A time to dance: Children experience love of God and their neighbors

Editor's note: This is the third of four posts that will relate to World Vision's child well-being aspirations.

Aspiration #3: Children experience love of God and their neighbors

It’s always the drums that trigger the memory...

A few weeks ago, I was standing in the rural village of Drobonso, Ghana. It was Sunday morning, and I was there as part of a World Vision team reporting on the delivery of new Bibles for children — one of the many transformational gifts that World Vision provides to children and adults hungry for God's Word, or to support youth Bible clubs in African countries like this one.

The local church service started as it usually does here: Young men start beating African drums to a driving rhythm.

Whenever I hear African drums, my mind drifts back in time — to 1986. I’m standing in the war-torn Southern Sudanese town of Wau. It’s Easter morning, and the air is still and sweet. The oppressive heat — which I know will come soon enough — hasn’t yet descended. It is cool, and there is just a wisp of breeze blowing through the giant mango trees.

I am awaiting the first arrival of World Vision food aid to this famine-stricken region. My colleague and I are here to receive the food and set up distribution centers on the outskirts of the town. I feel a bit sorry for myself. Spending Easter Sunday in the middle of nowhere, far from family and friends, was not the plan. But the fact that this is a historic delivery of food aid changes my mind some. Never before had food been delivered from the North to the South, across the battle lines separating the two warring regions. Every day, we wait for the sound of the trucks rolling into town, bringing the much-needed food.

Children receive food at a World Vision feeding program in Sudan in 1986. (Steve Reynolds/WV)

Then, I hear the distant rhythm of the drums.

I strain my ears and follow the sound through the dirt streets, past decaying huts and deteriorating buildings, evidence of a city under siege. Residents are too frightened to venture out of the city limits even to collect grass for their roofs, for fear of being picked off by rebels or government soldiers.

Tiny eyes peered at me from darkened windows. I found the source coming from a tiny Anglican church near the center of town, and ventured in.

Inside, the drums are deafening, but the people, many of them children, consume all of my attention. They are all dancing, singing, and shouting praises to God with complete abandon. Bishop John Malau, the towering Dinka Bishop of that region, lets the celebration continue for a long time.

Bishop John is a gentle and wise leader who could have been teaching at a major university. Instead, he chose to keep his family here and to lead his suffering flock of Christians in this remote and troubled area of Africa. He became a good friend during my stay in Sudan who, about three months later, was tragically killed when a helicopter he was traveling in was shot down over the capital city of Juba.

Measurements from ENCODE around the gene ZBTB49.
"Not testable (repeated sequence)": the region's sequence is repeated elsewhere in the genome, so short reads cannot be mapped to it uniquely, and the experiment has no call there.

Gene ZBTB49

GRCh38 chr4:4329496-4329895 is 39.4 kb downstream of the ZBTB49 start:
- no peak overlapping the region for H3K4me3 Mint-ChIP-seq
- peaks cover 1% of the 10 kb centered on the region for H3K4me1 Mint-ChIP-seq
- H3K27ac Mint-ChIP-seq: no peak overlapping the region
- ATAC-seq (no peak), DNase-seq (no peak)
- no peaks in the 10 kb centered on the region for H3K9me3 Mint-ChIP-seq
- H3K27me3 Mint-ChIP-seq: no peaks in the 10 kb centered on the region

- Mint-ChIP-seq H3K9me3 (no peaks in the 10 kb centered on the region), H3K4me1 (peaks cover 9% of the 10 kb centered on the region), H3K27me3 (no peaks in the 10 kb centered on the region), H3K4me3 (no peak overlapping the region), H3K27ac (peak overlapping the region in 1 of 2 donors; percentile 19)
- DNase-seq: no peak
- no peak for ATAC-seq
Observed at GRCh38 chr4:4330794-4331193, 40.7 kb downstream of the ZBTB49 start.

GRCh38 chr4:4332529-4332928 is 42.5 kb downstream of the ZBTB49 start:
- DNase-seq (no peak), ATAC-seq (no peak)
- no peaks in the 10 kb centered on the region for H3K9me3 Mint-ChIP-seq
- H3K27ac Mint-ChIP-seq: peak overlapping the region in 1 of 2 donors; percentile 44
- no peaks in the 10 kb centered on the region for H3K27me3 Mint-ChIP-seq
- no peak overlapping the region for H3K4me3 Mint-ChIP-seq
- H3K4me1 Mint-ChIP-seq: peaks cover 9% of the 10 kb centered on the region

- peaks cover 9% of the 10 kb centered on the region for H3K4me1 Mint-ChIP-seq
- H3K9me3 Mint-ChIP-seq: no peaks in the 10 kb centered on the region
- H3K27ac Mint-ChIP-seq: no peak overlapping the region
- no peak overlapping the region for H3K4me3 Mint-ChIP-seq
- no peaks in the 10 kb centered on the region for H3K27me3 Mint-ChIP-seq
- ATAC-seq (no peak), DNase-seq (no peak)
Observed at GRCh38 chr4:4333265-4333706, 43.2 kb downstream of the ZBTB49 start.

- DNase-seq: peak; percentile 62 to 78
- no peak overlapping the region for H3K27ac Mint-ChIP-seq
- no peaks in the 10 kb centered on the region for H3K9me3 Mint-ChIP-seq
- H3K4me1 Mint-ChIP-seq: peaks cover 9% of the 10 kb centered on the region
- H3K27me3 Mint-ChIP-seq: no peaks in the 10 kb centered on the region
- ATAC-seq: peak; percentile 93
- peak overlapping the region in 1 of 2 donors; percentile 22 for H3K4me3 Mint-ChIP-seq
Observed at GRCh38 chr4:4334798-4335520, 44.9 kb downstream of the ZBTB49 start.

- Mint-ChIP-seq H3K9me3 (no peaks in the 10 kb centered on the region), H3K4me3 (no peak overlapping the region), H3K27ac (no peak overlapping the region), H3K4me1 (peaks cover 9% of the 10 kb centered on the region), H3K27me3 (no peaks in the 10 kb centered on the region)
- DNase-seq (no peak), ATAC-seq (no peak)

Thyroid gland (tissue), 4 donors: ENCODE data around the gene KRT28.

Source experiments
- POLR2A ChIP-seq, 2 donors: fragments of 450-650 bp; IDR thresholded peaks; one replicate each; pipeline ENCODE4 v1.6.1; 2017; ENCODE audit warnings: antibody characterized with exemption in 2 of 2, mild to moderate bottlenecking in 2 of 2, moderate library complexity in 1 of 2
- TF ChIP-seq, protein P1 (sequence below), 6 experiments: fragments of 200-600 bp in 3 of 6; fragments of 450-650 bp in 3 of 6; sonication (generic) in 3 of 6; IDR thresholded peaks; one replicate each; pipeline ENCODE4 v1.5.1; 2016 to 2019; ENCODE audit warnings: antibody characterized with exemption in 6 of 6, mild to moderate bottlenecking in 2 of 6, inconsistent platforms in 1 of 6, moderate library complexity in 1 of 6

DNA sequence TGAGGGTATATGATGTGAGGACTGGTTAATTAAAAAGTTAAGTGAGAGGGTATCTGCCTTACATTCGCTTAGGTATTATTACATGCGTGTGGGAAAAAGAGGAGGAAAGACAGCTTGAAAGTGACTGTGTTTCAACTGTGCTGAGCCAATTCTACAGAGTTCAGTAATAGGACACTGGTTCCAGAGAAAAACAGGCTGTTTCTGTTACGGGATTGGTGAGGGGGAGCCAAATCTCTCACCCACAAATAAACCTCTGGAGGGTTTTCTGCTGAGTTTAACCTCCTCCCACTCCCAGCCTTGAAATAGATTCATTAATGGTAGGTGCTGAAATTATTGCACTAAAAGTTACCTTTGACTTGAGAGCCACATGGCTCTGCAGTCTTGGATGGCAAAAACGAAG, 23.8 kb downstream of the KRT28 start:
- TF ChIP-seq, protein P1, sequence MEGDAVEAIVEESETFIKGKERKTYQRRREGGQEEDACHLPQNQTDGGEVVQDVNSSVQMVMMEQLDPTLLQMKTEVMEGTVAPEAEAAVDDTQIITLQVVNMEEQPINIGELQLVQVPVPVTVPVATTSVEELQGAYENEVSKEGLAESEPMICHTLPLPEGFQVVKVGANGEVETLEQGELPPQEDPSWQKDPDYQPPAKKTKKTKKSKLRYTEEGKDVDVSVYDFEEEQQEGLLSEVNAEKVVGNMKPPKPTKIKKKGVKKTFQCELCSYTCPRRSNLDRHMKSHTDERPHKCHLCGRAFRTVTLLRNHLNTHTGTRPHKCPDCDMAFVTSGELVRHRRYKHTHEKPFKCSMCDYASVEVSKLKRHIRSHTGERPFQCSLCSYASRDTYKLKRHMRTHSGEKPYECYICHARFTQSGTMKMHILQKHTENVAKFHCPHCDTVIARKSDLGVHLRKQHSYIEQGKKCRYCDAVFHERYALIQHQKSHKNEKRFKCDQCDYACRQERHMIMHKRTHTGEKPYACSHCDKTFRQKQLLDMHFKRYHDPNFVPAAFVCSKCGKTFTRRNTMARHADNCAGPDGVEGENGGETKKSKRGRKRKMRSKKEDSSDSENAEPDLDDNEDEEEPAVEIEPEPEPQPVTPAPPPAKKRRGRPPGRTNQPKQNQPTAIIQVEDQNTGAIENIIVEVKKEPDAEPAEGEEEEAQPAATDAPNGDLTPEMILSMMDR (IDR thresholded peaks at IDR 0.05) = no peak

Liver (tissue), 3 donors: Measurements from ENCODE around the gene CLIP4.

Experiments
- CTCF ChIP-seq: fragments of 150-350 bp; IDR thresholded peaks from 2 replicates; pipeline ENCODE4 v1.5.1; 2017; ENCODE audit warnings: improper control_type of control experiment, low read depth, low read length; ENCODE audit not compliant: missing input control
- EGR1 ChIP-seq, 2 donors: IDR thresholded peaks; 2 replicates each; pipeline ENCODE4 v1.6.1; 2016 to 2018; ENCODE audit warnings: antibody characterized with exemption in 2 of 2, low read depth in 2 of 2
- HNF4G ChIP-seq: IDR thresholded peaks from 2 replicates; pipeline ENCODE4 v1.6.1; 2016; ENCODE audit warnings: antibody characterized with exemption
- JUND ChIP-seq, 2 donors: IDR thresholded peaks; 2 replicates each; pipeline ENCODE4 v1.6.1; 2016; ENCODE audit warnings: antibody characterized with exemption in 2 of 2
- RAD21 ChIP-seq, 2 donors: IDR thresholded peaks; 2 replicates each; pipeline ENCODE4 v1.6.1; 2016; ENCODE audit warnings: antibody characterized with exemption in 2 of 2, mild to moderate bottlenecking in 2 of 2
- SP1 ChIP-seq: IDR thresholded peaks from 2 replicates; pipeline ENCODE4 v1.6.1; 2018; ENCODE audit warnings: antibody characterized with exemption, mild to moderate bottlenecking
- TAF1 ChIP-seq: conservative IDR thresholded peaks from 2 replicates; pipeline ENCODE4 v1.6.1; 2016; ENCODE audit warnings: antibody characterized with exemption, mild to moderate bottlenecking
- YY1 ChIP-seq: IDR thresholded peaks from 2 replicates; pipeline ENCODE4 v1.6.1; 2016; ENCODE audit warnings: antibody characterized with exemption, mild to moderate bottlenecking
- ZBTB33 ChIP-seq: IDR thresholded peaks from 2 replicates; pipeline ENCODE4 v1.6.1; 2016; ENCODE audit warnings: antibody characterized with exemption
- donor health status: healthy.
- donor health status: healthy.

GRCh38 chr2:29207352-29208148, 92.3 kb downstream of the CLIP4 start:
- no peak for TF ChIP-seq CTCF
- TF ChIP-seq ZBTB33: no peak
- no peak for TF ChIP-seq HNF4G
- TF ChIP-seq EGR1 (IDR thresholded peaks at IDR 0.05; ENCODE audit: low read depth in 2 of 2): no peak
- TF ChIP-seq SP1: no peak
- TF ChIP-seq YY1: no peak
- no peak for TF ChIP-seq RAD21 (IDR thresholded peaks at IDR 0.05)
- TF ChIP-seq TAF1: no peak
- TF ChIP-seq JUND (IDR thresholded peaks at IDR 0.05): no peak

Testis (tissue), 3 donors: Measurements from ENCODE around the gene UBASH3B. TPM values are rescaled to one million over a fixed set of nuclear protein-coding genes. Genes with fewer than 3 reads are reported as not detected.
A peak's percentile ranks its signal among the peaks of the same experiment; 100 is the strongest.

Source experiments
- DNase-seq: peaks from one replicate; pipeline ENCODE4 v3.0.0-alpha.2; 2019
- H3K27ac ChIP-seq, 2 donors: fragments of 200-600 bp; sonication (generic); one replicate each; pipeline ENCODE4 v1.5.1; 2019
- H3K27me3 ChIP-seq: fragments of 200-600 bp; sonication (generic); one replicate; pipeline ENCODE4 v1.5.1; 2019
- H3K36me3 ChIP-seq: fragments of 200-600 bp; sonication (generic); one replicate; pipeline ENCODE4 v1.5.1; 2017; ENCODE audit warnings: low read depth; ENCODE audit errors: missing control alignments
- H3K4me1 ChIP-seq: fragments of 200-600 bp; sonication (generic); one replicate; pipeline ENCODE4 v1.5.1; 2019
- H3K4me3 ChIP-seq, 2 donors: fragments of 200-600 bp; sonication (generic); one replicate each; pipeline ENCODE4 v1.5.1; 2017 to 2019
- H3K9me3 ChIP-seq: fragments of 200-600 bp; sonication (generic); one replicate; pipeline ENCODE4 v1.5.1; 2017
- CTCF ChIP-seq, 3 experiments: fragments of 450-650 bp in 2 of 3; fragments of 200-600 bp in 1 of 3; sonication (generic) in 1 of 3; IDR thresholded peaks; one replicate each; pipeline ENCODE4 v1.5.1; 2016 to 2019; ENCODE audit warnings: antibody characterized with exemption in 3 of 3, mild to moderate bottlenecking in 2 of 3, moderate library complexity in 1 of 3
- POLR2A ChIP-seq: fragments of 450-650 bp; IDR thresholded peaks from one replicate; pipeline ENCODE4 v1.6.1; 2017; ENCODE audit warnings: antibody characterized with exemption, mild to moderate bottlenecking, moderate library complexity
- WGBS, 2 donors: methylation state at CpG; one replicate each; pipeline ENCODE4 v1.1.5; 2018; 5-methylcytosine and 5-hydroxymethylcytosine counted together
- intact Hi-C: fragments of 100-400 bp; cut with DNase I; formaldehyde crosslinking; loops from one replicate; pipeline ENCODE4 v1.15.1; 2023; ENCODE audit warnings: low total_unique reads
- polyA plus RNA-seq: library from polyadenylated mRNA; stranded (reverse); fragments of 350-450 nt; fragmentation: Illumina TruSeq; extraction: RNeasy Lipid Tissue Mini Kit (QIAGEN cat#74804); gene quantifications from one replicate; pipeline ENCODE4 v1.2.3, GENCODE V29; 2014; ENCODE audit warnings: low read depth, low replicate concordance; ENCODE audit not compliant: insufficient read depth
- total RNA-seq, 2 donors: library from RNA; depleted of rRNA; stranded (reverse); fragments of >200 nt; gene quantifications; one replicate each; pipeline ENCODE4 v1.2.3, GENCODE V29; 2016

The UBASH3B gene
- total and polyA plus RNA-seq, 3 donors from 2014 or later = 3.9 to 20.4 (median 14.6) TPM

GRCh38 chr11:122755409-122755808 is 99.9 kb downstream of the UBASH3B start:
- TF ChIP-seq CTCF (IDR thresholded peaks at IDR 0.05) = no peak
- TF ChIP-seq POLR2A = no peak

For now, Bishop John watches from his seat in the front of the church. He would eventually bring the service to order and proceed with the liturgy. But for now, he’s happy to sit and let the congregation sing and dance. He’s happy to let them escape, if only for an hour or so, from the crushing weight of the poverty, hunger, and deprivation that the war has caused them.  Right now, it’s Easter, a time to worship and remember the resurrection of Jesus Christ. "Forget the war," he seems to say as he smiles down on his tiny congregation. I join with them and dance. I know I look like a fool, but I dance anyway. My self-pity slips away, and I marvel at their tenacious faith. Truly, these people are experiencing God's love, joy, and community, without regard for the daily hardships they face.

Back to today. I stand up from my simple wooden bench, which is my pew, and start dancing again. I see the same beaming African smiles in the midst of the poverty. I see their “faith which sustains” and try to absorb it before I return to my fast-food, have-it-all-now culture.

I know I look like a fool, but they compliment me anyway. It doesn’t matter. Right now, it’s time to dance.

Read related posts:
Child well-being aspiration #1- A kick in the ribs: Children enjoy good health
Child well-being aspiration #2- Pink Floyd got it wrong: Children are educated for life
Child well-being aspiration #4- Why registration matters: Children are cared for and protected


    wow - that is awesome steve. you've brought us into this amazing experiene with you, and i appreciate it. i've never been one to dance or enjoy music very much, knowing it can both heal and deceive the soul, but either way it provides a respite among those who deserve it most. these african pastors are very wise men, just the other day i was thinking of The Bishop of Rwanda (John Rucyahana) love his book on forgiveness after the genecide, and how the spiritual leaders set the tone and are examples of overcomers in their complex circumstances, something often in want here in the west it seems. blessings, hope to see you soon!

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